I don't post often, as is apparent from my blog. In this case, I felt the need to write it all down. It's possible I'm using my blog as a diary, since writing is therapy for me. This became especially true after I was diagnosed with breast cancer in October of 2015. Cancer is a particularly nasty word and the diagnosis was a shocker, to say the least. I'm not sure I would've been able to deal with it if it weren't for my family and my friends.

My husband immediately took the role of my champion, my motivator. We had to cancel a scheduled trip to India, something we'd been looking forward to. Now he's constantly by my side, researching every detail, reading up on forums. Chemotherapy can drain you, but he made it bearable. I'm still in chemo, with two months to go, but I can do it with him and my kids by my side.

Stress can be an important factor preventing healing, something my colleagues at work understood well. They rallied around me, making sure I could stay home during my treatment, and reassuring me they'd take excellent care of my patients while I was off. I'm truly grateful to them for that.

They say adversity will reveal your true friends. As soon as the news spread, I had friends calling me and offering to bring food, telling me about others who'd survived cancer, offering me hope and positive energy. And I love them for that. Of course, there are people who couldn't look me in the eye, who avoided me. But I had to imagine it's because they didn't know how to word their sympathy.

And, then there's writing. My writing gives me goals, short term goals I set each day. Some days I don't achieve those goals, but that's okay. So far, while in chemo, I've revised my current novel, a YA psychological thriller. Over the next few months, I plan to do a rewrite on a YA contemporary.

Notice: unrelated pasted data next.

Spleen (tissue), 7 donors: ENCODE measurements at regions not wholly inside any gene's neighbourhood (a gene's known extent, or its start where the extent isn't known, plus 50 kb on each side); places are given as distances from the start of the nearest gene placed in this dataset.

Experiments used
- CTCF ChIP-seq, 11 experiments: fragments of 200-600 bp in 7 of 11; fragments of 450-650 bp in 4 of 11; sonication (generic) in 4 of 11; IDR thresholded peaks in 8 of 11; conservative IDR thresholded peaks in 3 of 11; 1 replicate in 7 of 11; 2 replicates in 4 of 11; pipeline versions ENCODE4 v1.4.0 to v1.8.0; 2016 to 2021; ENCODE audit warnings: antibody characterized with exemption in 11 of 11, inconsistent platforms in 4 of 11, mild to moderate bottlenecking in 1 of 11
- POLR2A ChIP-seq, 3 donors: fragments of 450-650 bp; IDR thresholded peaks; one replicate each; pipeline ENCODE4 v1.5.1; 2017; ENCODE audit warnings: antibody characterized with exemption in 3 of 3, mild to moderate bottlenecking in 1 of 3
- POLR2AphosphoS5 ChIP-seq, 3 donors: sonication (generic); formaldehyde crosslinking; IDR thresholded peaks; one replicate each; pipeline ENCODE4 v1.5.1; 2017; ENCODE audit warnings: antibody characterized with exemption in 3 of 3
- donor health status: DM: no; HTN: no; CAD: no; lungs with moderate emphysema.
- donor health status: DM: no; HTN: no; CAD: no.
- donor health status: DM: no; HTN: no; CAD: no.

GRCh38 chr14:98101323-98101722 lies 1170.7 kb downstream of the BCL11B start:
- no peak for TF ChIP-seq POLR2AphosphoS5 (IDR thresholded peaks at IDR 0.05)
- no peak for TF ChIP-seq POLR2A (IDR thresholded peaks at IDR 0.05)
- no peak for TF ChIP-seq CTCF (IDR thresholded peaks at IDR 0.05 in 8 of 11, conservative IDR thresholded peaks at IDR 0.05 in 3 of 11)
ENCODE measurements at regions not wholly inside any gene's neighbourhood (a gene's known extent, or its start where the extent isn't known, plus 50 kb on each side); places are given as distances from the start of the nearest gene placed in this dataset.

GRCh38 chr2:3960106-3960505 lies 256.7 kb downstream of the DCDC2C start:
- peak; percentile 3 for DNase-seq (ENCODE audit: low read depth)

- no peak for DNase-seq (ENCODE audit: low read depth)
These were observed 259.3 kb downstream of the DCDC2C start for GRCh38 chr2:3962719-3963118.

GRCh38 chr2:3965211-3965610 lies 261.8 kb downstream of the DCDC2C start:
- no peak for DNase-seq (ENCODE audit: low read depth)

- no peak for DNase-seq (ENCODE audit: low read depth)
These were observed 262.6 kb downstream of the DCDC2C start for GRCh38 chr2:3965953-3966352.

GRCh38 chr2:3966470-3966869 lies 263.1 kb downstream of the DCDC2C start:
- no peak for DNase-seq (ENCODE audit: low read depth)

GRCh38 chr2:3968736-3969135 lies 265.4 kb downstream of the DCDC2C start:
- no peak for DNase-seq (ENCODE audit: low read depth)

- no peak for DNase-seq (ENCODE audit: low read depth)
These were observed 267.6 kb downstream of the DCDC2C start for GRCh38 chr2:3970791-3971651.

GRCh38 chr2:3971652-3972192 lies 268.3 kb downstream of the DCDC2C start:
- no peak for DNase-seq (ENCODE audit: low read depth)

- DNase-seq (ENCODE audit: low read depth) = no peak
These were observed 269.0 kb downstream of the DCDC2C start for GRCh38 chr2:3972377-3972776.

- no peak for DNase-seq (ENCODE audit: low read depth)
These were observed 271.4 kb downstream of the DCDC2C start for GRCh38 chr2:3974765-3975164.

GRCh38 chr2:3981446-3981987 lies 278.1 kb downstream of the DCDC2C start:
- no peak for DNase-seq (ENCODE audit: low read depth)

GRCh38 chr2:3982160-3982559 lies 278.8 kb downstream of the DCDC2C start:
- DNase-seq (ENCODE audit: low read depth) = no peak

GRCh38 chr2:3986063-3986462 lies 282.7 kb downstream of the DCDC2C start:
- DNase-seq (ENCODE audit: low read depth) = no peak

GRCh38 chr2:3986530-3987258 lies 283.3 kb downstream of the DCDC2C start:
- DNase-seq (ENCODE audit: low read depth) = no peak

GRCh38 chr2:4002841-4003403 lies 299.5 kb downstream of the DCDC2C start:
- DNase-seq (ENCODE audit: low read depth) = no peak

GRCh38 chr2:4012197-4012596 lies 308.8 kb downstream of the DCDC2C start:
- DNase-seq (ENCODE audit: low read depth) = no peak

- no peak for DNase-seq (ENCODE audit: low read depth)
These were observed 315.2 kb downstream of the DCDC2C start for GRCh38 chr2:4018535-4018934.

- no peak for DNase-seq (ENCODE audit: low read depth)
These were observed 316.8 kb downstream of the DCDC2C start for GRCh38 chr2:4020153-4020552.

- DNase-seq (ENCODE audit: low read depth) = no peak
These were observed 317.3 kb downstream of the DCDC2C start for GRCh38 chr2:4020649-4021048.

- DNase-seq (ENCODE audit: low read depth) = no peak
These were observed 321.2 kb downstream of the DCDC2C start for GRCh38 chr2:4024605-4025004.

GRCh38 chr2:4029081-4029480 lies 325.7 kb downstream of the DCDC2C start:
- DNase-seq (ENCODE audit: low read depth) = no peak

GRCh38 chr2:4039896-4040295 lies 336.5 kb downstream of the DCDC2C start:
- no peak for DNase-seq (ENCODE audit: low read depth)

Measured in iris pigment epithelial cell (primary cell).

So, all in all, I'm living day by day and daring to hope that I can look forward. In this, I have my friends and family by my side to support me. 

Monday, August 17, 2015


First off, I want to thank Brenda and all the amazing mentors. It takes a special person to volunteer precious time from their busy schedule to help others. You're all awesome.


A quick note about myself. My sister got me into a short story competition in 2010. I sent in the email, then found I couldn't stop writing. So I wrote a novel and felt rather proud of myself. 

Until I realized that stringing words together does not a novel make.

I found a group of awesome critique partners (I owe everything to them). Between them, and research on writing elements, I started learning the craft of writing (the learning never stops). And found my love--mysteries / thrillers with romantic sub-plots. 

With 2 teenage kids, I wrote YA. And found I loved to read YA.

Being Indian, I added Indian cultural traits. With my kids born and brought up here, I saw how they balanced cultural expectations and peer interactions. 
By critiquing my CPs' novels, I learned to write better. And, in the process, became quite obsessed with revising and editing. 

A quick note about my novel. It's a YA contemporary thriller with diverse characters and a romantic sub-plot. 

My day job, as a physician, has taught me time management. And the desire to make time for something I love.

                                        I love to write.

Monday, September 3, 2012

GUTGAA meet and greet

-Where do you write? - The den. Used to be my husband's, until I grabbed it.

- Quick. Go to your writing space, sit down and look to your left. What is the first thing you see? Well, that would be the table, with my son's trumpet, a bag of half-eaten chex mix (spicy), and a pile of papers on which I jot down important stuff.

-Favorite time to write? - Night. After everyone's gone to sleep.
-Drink of choice while writing? - Tea

-When writing , do you listen to music or do you need complete silence? Hard to find silence, except at night. (or early morning)

-What was your inspiration for your latest manuscript and where did you find it? - Not sure. The idea just popped up and I jotted it down. It kept getting bigger, the more I wrote.

-What's your most valuable writing tip? Take advice from people, but have enough confidence in yourself to trust your writing skills. And don't give up.